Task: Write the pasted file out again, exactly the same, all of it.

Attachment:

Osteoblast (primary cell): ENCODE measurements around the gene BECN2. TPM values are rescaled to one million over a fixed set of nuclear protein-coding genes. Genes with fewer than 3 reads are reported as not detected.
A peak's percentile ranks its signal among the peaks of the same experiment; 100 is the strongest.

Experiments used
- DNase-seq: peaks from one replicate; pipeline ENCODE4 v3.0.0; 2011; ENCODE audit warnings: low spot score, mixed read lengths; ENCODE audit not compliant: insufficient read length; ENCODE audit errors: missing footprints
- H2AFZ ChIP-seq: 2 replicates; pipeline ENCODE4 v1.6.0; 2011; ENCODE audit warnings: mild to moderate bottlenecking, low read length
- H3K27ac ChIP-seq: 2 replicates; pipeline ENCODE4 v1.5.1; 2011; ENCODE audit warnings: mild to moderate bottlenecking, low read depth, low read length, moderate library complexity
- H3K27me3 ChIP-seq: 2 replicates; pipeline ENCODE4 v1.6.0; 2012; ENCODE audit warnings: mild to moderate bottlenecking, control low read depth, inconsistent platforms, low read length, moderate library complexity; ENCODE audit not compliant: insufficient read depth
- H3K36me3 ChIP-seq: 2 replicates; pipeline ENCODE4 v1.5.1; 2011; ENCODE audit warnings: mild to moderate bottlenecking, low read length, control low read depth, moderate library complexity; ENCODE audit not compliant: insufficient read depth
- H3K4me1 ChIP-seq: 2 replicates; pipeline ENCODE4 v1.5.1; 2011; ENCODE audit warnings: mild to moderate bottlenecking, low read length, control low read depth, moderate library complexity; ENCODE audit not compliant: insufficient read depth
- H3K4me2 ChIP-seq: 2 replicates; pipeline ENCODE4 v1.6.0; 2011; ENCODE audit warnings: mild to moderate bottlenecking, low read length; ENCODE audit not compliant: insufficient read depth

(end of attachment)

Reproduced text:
Osteoblast (primary cell): ENCODE measurements around the gene BECN2. TPM values are rescaled to one million over a fixed set of nuclear protein-coding genes. Genes with fewer than 3 reads are reported as not detected.
A peak's percentile ranks its signal among the peaks of the same experiment; 100 is the strongest.

Experiments used
- DNase-seq: peaks from one replicate; pipeline ENCODE4 v3.0.0; 2011; ENCODE audit warnings: low spot score, mixed read lengths; ENCODE audit not compliant: insufficient read length; ENCODE audit errors: missing footprints
- H2AFZ ChIP-seq: 2 replicates; pipeline ENCODE4 v1.6.0; 2011; ENCODE audit warnings: mild to moderate bottlenecking, low read length
- H3K27ac ChIP-seq: 2 replicates; pipeline ENCODE4 v1.5.1; 2011; ENCODE audit warnings: mild to moderate bottlenecking, low read depth, low read length, moderate library complexity
- H3K27me3 ChIP-seq: 2 replicates; pipeline ENCODE4 v1.6.0; 2012; ENCODE audit warnings: mild to moderate bottlenecking, control low read depth, inconsistent platforms, low read length, moderate library complexity; ENCODE audit not compliant: insufficient read depth
- H3K36me3 ChIP-seq: 2 replicates; pipeline ENCODE4 v1.5.1; 2011; ENCODE audit warnings: mild to moderate bottlenecking, low read length, control low read depth, moderate library complexity; ENCODE audit not compliant: insufficient read depth
- H3K4me1 ChIP-seq: 2 replicates; pipeline ENCODE4 v1.5.1; 2011; ENCODE audit warnings: mild to moderate bottlenecking, low read length, control low read depth, moderate library complexity; ENCODE audit not compliant: insufficient read depth
- H3K4me2 ChIP-seq: 2 replicates; pipeline ENCODE4 v1.6.0; 2011; ENCODE audit warnings: mild to moderate bottlenecking, low read length; ENCODE audit not compliant: insufficient read depth